It has become something of an analytical commonplace to see the rise of populist nationalism (or national populism)–the development of nationalist parties in Europe, the Brexit vote in the UK and The Donald winning the Electoral College (and thus the US Presidency) in the US–as signifying “a revolt against globalisation”.
Articles from Skepticlawyer
Multiculturalism has become a sacred marker of progressivism: one absolutely has to be in favour of multiculturalism, or one is not a good person. A person seriously critical of (let alone hostile to) multiculturalism is, in fact, outside the moral pale.
As one contemplates the rise in anti-immigration parties in Europe, and the fraught politics of immigration in the US, it is very striking how little political angst Australia’s very high level of immigration has caused. True, the nationalist One Nation Party recently scored 4 Senators in the 2016 Federal Election, but that was on 4.3% of the national vote.
The Country Fire Authority (CFA) of Victoria has 60,000 volunteer firefighters to fight fires, particularly bushfires, outside the area covered by the Metropolitan Fire Brigade (MFB). CFA volunteers are deeply linked in with their local communities and represent a huge saving to the Victorian taxpayer.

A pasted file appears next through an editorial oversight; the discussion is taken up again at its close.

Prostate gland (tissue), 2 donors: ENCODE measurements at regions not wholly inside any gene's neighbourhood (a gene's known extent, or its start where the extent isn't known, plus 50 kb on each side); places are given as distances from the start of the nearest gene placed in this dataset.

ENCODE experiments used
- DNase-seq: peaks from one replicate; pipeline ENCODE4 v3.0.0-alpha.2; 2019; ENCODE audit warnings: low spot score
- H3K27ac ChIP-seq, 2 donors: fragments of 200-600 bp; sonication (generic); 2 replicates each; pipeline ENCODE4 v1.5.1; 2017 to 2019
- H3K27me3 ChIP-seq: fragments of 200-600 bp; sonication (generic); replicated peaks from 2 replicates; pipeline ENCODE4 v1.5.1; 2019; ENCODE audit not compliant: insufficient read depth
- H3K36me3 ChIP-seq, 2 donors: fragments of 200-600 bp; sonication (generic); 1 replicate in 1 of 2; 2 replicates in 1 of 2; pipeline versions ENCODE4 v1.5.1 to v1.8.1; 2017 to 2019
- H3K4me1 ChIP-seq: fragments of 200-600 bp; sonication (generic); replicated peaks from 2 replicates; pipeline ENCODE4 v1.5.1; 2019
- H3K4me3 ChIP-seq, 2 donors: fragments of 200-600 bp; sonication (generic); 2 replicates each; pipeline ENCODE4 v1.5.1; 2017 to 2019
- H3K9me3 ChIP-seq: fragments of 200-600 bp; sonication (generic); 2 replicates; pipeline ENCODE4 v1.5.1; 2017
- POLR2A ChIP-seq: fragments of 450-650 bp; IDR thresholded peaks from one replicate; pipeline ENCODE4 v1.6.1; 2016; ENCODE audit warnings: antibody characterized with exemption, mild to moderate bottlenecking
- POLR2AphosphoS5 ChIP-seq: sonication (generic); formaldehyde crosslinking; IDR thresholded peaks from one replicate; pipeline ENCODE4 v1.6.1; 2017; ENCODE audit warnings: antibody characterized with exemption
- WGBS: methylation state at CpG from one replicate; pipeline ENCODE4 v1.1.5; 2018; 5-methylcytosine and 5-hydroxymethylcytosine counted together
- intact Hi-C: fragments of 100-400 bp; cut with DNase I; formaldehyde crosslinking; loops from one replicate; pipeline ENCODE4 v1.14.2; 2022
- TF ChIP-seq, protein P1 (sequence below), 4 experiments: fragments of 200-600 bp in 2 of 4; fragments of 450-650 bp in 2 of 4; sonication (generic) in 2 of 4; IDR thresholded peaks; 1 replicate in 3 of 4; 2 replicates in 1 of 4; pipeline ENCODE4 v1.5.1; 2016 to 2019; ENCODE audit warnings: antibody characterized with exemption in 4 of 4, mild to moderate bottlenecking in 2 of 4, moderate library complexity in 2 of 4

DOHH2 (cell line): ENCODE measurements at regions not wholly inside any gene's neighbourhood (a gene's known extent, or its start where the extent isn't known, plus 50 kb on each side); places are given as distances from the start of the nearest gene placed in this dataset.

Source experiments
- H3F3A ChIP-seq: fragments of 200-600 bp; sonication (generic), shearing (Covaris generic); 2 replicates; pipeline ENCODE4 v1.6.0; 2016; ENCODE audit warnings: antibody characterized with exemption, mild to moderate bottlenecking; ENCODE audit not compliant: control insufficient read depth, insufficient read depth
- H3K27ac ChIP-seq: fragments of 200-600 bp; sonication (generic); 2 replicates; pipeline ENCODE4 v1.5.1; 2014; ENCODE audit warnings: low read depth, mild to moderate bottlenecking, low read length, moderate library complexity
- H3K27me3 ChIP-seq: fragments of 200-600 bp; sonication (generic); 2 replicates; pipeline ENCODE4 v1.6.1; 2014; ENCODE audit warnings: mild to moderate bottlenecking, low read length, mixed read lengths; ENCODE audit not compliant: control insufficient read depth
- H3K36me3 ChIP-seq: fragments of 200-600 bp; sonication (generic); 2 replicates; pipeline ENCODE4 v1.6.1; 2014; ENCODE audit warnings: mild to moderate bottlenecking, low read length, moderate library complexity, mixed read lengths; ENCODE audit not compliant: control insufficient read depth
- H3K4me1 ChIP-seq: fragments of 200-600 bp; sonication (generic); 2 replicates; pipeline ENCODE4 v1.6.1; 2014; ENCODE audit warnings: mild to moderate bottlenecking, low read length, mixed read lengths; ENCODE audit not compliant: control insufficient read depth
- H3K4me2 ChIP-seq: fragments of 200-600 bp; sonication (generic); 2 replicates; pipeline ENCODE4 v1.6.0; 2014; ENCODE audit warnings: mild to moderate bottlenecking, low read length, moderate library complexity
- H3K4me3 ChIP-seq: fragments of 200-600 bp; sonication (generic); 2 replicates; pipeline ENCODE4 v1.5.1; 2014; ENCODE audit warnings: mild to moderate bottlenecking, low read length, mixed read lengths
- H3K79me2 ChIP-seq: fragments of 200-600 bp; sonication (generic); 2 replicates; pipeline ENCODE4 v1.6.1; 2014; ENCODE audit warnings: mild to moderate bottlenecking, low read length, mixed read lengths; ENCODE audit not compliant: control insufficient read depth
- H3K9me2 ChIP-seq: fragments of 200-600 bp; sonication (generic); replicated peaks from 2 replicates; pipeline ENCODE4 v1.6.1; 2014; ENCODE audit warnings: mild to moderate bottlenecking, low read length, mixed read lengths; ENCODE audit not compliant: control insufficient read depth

Is public policy a discovery process which takes into consideration the diverse interests, experiences and perspectives of the political nation (however defined–in a democracy, that is supposed to be the entire citizenry) or is it an engineering problem, an application of applied knowing?
The following things are very much good things: free trade, technological dynamism and expanding global prosperity. Free trade because it gives more people to sell to and buy from, to engage in gains from trade with. Technological dynamism because it allows more and more people to live longer and (in some very basic senses) freer and more prosperous lives. Expanding global prosperity, because it means living millions upon millions of people out of the grinding constraints of poverty.
A recent study concluded that Party and ideological animus in the US was significantly stronger than (pdf) racial animus in the US.
To put that another way, opinion-bigotry is stronger than racial bigotry in the contemporary US.